February 14, 2011

Now we know why Vertica has been so weirdly evasive

Communicating with Vertica has been tricky recently. But HP is now announced to be buying Vertica, which pretty much forces me to comment about Vertica. :) So I’ll indulge in a little bit of explanation as to what I know about Vertica, whether for publication or under NDA. My analysis of the HP/Vertica combination, and expectations for same, will go into another post. 

Vertica parted ways with marketing VP Dave Menninger in June. I started working with his successor, but despite seeming smart and energetic, she didn’t last long. Her successor didn’t even last long enough for me to meet him. And Vertica’s Colin Mahony, who was filling the gap, was a bit evasive.

I did have a recent NDA briefing with Vertica (Colin plus Shilpa Lawande). When I asked about announcements for this week (the TDWI conference is a common time for announcements), Colin told me there would be a few partnerships, and that one of them would go beyond Barney. I’ve got to give him credit for underselling on that score. :)

I asked Colin about Vertica’s stated figure of 328 customers by year-end 2010. He assured me that 250 or so were end-sale customers, with the rest being OEM sell-through. In all other ways I could think to ask about, Vertica’s stated customer count sounds clean — revenue recognized, not just for a paid POC, and so on.

By the way, Vertica has impressive market share among flashy internet companies, especially for an East Coast company — Twitter, Mozilla, a large fraction of the larger Facebook game vendors, and surely others that I’m forgetting as well.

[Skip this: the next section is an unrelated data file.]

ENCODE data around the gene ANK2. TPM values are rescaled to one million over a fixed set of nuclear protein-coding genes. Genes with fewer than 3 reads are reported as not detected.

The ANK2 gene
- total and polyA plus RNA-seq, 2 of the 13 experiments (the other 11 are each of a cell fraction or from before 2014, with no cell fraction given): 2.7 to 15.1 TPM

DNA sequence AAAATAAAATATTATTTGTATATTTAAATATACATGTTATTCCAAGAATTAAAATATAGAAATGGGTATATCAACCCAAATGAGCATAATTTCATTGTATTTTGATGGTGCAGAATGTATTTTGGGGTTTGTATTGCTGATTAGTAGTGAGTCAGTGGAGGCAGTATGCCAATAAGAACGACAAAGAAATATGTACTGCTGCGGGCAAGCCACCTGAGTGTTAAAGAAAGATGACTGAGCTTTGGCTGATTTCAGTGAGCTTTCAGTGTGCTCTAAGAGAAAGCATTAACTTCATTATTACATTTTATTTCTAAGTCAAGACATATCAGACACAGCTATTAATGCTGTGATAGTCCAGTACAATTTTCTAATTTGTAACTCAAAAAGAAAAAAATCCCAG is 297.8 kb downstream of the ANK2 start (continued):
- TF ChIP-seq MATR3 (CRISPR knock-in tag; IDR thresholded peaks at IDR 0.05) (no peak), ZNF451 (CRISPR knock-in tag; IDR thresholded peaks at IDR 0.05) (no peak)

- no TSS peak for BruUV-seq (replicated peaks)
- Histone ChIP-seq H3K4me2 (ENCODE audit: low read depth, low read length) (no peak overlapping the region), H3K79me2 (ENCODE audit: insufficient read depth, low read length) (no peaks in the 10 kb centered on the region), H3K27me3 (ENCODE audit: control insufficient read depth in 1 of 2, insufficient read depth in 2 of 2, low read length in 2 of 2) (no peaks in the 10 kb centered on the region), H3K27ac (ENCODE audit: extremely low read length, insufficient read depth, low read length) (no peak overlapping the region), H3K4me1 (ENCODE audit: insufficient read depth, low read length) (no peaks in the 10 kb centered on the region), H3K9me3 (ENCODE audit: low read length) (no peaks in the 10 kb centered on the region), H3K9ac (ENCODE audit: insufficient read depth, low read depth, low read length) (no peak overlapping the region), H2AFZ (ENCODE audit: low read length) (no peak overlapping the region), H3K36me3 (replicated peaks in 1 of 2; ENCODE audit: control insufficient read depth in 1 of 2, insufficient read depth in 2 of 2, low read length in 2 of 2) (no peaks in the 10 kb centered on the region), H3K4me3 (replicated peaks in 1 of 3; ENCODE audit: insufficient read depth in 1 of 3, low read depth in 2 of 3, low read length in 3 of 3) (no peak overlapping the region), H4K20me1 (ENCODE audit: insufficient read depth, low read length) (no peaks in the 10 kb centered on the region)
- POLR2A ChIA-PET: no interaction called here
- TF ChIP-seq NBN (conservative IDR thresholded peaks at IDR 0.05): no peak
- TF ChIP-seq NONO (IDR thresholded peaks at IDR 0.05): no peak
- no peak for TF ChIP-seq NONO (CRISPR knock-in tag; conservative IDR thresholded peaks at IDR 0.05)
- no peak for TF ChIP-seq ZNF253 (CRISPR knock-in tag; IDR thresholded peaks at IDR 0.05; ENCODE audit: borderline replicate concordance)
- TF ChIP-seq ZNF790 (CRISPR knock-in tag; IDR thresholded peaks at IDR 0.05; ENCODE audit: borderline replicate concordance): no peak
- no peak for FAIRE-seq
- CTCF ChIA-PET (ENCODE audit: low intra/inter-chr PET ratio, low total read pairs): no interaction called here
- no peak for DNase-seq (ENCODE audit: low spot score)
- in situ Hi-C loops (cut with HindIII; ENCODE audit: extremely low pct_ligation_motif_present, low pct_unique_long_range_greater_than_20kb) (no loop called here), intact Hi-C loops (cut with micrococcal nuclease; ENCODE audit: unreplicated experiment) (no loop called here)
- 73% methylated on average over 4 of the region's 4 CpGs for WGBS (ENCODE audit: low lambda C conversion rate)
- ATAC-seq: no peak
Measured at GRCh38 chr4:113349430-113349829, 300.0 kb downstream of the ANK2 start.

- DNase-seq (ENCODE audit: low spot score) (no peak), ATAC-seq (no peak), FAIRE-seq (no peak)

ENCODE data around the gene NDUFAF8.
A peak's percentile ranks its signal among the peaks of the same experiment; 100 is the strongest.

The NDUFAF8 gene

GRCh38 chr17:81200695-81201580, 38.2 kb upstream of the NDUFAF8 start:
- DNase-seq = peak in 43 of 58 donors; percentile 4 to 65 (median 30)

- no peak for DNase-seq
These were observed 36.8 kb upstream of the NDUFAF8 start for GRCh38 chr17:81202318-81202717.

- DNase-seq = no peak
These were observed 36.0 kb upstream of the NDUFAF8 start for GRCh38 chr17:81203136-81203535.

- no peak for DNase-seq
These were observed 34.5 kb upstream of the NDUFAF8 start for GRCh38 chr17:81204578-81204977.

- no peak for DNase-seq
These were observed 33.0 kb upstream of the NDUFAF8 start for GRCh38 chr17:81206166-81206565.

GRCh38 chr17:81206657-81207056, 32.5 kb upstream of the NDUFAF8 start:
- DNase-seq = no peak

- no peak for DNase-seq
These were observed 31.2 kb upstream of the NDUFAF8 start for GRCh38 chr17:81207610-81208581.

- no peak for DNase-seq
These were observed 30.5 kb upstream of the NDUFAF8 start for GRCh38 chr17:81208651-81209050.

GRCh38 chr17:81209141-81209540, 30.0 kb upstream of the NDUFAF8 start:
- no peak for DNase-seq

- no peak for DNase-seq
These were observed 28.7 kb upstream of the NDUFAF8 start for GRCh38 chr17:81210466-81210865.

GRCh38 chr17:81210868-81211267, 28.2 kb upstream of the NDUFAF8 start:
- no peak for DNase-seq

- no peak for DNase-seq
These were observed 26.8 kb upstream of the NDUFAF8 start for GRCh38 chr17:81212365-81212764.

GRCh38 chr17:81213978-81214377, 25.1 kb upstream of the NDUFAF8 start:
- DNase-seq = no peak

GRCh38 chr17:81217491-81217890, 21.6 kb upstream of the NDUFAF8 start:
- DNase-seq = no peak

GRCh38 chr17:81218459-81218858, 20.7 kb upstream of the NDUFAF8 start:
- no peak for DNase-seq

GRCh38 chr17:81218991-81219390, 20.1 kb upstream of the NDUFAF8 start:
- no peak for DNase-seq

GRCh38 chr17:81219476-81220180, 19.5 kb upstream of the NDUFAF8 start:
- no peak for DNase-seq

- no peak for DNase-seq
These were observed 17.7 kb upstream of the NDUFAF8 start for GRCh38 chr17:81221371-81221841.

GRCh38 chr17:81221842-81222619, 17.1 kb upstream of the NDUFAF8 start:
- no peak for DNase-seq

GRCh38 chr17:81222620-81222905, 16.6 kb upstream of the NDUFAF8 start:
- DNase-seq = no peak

Finally, let me point out that two other oddities go together, namely that:

Obviously — and I can also confirm both parts of this based on recent Vertica discussions — Vertica thinks it will soon have strong analytic platform technology, and doesn’t want to get mired in its “It’s Columnar!!!” marketing strategy of the past.

As for why that post ever went up in the first place — well, YOU try telling Mike Stonebraker not to say something that’s on his mind. :)

I do actually have quite a few details of product plans and customer success under NDA. I’ll think about what I can or can’t expose, and then perhaps write a more forward-looking HP/Vertica post.

Comments

10 Responses to “Now we know why Vertica has been so weirdly evasive”

  1. Conor O'Mahony on February 14th, 2011 12:03 pm

    Interesting developments. I wonder what impact this will end up having on the recently announced HP-Microsoft data warehouse appliances?

    Although, quite frankly those appliances looked remarkably similar to the existing HP Fast Track architectures (Microsoft had previously worked with multiple hardware vendors to build Fast Track architectures).

  2. Some quick notes on HP-Vertica | DBMS 2 : DataBase Management System Services on February 14th, 2011 12:20 pm

    [...] we know (at least in part) why Vertica went oddly silent for a [...]

  3. Curt Monash on February 14th, 2011 12:25 pm